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Hello Everyone! I too work in the medical field (RN) and I have to say, "Ignorance really is bliss!" I drive myself crazy sometimes over worry about side-effects from CD drugs. I have 2 teens with moderate-severe CD. My son is 19 and has been on Remicade for 18 months and doing really well, no real side effects to complain about and a recent MRE showed no inflammation-this stuff really works. Trevor goes to college locally, so no worries for Mom there...I can watch him like a hawk everyday! However, my almost 17 year old daughter, who was diagnosed much younger and has already required resection surgery for small bowel obstruction, is set on going to college away from home. Liv is currently on LDN...failed 6mp and developed thyroid cancer while on humira. She is doing well on LDN (on the outside), anemia resolved, all labs look good, color is great and gained 7lbs! However, after a recent bout of rectal bleeding, we are awaiting a scope to see what is actually going on inside. If LDN is not adequately controlling inflammation, we are looking at methotrexate. I am terrified of sending her off to college..I find myself researching local hospitals and GE's in the area, miles from college...ect...I also worry about getting to her quickly in case of emergency. I have to let her go, but it's going to be tough ...she is very compliant with her meds and is very open to me when she has symptoms, so I just have to take it day by day, and hopefully all will be fine. Thank goodness we have this forum...so many wonderful and supportive people here! Kim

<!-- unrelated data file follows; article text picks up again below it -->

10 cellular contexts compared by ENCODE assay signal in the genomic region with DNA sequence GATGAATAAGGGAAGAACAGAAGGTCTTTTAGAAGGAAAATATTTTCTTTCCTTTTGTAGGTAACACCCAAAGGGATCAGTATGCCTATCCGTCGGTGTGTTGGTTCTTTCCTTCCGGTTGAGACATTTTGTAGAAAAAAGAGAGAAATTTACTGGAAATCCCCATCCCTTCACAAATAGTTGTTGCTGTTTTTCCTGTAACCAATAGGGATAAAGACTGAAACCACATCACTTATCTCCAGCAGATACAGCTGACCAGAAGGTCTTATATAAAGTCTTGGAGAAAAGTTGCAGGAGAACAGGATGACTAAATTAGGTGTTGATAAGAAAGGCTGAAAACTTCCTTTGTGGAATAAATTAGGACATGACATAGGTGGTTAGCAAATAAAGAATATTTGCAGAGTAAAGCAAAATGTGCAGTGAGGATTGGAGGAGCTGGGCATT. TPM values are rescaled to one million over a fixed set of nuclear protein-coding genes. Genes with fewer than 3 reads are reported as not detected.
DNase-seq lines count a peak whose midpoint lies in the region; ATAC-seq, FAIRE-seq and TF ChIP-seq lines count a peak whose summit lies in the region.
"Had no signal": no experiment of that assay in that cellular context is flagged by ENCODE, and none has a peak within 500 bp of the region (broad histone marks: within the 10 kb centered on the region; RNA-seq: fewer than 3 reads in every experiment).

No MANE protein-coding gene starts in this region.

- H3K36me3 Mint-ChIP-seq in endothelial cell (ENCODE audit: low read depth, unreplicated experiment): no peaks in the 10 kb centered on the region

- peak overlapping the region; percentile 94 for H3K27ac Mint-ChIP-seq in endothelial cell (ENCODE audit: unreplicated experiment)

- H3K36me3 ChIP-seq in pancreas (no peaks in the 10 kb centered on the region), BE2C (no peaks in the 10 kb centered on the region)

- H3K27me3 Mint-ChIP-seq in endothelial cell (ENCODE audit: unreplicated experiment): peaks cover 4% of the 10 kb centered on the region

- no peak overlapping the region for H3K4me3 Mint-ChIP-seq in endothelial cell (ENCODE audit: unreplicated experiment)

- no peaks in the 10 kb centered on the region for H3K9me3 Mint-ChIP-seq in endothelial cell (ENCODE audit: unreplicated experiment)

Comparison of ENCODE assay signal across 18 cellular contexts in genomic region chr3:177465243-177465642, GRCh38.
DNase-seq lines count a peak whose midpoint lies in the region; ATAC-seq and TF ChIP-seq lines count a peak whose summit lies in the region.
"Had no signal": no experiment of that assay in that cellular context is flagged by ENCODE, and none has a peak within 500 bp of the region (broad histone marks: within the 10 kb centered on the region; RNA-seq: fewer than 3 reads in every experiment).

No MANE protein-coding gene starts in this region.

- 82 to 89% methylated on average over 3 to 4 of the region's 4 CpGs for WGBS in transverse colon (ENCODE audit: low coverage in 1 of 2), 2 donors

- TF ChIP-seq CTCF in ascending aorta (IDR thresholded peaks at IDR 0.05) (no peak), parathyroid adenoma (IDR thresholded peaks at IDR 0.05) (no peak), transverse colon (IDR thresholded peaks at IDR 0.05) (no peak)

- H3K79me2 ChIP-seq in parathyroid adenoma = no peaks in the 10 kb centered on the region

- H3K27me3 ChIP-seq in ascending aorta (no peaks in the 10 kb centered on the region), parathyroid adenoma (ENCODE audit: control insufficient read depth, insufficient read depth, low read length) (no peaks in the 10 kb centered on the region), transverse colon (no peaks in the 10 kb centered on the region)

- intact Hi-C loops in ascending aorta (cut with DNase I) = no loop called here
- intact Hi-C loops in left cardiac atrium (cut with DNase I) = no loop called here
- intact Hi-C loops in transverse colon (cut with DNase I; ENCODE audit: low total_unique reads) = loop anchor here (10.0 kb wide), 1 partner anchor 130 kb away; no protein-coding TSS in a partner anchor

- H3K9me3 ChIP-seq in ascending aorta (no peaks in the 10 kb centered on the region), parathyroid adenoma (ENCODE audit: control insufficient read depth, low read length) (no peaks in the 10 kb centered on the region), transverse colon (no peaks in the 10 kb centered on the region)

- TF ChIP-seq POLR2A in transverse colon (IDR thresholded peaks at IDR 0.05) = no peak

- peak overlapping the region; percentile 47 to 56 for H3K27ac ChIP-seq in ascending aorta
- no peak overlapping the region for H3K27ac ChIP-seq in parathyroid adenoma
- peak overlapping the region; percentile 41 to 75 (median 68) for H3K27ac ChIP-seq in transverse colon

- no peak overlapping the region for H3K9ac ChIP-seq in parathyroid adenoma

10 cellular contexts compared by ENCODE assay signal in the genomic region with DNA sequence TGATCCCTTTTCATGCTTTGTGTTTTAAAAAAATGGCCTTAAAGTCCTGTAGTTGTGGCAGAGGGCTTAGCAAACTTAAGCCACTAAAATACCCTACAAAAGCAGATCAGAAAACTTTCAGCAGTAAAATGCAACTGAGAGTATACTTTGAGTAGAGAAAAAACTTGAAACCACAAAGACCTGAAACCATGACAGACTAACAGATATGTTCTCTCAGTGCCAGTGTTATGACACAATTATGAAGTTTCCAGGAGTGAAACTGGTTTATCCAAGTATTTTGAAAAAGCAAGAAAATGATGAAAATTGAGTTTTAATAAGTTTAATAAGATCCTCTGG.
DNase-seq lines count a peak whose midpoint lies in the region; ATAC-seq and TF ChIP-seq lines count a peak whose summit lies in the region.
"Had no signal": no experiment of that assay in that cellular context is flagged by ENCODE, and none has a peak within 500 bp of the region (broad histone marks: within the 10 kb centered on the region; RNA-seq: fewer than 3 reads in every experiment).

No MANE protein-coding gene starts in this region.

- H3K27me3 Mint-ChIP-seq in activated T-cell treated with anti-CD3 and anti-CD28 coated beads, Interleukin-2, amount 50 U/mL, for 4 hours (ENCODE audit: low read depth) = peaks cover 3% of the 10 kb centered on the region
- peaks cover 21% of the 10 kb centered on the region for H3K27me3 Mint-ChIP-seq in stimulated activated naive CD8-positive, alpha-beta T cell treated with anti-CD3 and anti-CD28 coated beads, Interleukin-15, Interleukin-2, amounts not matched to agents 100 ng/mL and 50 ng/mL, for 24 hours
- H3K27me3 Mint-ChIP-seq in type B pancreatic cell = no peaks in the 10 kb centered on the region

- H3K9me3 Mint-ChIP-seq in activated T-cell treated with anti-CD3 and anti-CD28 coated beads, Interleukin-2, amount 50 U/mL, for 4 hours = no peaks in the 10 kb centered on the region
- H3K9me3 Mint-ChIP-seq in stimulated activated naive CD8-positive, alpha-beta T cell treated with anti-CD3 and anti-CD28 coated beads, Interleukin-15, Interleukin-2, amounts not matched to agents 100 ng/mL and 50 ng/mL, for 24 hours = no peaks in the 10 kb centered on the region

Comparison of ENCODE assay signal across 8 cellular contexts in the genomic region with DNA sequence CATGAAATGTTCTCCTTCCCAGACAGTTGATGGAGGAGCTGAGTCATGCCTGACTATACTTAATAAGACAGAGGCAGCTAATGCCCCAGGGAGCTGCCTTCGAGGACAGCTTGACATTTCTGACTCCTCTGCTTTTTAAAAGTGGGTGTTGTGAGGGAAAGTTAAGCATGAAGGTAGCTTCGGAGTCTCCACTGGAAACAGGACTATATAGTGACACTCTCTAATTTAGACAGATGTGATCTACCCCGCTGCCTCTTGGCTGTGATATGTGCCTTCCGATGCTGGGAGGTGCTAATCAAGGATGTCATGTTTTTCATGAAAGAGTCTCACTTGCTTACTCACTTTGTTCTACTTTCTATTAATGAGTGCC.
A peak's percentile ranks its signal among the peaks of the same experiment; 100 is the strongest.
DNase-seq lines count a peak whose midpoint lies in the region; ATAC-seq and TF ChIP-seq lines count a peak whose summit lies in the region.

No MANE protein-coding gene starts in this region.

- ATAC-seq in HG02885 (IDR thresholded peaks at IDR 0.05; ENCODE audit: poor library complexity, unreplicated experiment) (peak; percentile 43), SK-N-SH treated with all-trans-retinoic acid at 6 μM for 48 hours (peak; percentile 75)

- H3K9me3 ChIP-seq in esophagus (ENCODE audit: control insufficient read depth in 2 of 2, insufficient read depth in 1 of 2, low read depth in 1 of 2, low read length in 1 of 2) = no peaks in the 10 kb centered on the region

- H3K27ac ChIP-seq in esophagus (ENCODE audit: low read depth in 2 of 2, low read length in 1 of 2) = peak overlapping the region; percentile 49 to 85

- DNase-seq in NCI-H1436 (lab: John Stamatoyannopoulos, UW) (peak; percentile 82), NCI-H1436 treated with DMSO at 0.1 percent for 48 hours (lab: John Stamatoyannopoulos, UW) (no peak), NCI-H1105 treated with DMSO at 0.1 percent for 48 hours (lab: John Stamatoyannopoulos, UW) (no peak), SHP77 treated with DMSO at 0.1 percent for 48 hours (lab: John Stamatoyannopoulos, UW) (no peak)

08-12-2012, 02:57 PM   #16